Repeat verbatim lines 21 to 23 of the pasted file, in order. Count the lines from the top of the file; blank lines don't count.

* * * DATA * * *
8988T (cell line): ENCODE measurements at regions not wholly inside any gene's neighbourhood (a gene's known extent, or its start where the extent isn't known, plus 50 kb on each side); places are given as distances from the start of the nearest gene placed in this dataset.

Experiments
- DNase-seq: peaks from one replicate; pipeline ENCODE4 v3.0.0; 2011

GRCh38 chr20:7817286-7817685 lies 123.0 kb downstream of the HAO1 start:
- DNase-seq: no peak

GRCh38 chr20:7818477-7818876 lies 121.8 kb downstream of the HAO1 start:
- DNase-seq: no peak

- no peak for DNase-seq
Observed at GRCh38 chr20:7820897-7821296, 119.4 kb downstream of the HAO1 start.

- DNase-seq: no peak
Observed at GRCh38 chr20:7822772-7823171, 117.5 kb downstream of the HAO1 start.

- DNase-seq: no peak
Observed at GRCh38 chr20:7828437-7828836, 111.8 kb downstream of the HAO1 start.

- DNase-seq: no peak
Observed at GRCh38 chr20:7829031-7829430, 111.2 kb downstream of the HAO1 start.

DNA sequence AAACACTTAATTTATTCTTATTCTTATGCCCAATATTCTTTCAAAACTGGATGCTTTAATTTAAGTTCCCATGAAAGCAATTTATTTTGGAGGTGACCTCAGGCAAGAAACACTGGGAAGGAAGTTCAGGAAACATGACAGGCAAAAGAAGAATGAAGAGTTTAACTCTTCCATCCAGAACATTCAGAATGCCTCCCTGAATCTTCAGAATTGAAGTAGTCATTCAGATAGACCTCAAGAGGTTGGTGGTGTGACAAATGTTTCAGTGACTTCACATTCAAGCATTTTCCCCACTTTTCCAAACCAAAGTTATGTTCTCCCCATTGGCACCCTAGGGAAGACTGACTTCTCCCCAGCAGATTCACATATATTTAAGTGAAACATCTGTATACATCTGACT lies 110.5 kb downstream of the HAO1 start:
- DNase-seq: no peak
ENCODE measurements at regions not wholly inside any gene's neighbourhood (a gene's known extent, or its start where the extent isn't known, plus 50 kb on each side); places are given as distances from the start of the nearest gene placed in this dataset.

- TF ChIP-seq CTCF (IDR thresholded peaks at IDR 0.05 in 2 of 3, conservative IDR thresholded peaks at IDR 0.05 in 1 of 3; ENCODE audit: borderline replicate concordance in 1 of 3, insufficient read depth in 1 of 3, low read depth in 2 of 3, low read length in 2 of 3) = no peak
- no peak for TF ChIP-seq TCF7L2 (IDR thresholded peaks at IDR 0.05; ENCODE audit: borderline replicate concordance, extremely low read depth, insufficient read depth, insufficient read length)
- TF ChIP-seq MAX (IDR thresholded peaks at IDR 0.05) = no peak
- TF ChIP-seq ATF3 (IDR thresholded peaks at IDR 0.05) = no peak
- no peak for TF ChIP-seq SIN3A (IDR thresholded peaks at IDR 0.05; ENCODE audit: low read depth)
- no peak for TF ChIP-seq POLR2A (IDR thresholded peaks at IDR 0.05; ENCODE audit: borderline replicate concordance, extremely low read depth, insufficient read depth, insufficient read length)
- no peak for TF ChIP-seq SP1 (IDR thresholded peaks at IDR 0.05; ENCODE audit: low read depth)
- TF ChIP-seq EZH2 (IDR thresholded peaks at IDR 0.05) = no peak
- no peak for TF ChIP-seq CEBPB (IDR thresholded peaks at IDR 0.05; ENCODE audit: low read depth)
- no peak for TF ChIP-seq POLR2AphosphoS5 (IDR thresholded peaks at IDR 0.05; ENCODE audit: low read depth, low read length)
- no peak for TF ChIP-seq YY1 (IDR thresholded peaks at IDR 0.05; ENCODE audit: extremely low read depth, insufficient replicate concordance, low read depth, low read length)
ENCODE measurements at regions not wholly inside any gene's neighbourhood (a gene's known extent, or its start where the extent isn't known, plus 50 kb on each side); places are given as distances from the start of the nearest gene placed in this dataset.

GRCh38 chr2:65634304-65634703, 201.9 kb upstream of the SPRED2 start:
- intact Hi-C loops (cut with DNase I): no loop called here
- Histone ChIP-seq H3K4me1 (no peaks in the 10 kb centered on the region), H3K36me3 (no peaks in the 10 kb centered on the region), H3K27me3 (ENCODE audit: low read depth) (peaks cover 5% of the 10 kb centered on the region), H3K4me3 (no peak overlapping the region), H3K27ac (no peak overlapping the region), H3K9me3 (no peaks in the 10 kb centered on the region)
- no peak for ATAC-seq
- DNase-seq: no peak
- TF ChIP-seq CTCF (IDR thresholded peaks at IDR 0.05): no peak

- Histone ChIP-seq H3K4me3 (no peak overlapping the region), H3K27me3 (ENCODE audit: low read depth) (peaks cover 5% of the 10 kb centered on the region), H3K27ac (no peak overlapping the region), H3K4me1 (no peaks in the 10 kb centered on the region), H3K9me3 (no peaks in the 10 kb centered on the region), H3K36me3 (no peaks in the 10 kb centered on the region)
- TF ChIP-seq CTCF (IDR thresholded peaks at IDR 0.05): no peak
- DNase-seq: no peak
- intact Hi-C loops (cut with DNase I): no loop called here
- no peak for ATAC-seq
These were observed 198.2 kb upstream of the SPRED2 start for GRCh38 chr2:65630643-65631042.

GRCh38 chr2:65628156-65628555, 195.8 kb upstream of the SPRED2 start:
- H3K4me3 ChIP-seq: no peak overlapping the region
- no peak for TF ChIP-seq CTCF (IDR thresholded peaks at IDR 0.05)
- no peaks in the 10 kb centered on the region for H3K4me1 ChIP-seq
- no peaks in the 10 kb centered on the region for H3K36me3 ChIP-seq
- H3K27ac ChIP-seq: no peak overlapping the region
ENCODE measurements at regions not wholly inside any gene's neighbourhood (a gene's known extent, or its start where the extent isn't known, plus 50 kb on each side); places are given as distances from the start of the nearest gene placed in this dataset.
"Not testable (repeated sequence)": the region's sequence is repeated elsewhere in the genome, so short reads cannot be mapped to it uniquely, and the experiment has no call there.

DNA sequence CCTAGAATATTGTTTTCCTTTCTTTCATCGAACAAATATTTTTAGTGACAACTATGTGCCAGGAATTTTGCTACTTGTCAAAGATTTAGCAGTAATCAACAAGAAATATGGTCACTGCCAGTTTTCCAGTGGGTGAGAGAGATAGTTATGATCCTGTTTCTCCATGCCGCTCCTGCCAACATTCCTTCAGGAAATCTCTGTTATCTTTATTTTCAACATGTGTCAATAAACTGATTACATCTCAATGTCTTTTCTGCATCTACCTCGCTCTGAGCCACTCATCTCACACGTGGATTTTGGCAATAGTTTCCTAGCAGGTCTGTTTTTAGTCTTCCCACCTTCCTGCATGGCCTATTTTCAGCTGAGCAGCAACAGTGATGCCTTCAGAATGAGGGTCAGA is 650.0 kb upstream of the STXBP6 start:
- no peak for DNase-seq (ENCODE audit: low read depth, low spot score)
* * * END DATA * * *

- TF ChIP-seq MAX (IDR thresholded peaks at IDR 0.05) = no peak
- TF ChIP-seq ATF3 (IDR thresholded peaks at IDR 0.05) = no peak
- no peak for TF ChIP-seq SIN3A (IDR thresholded peaks at IDR 0.05; ENCODE audit: low read depth)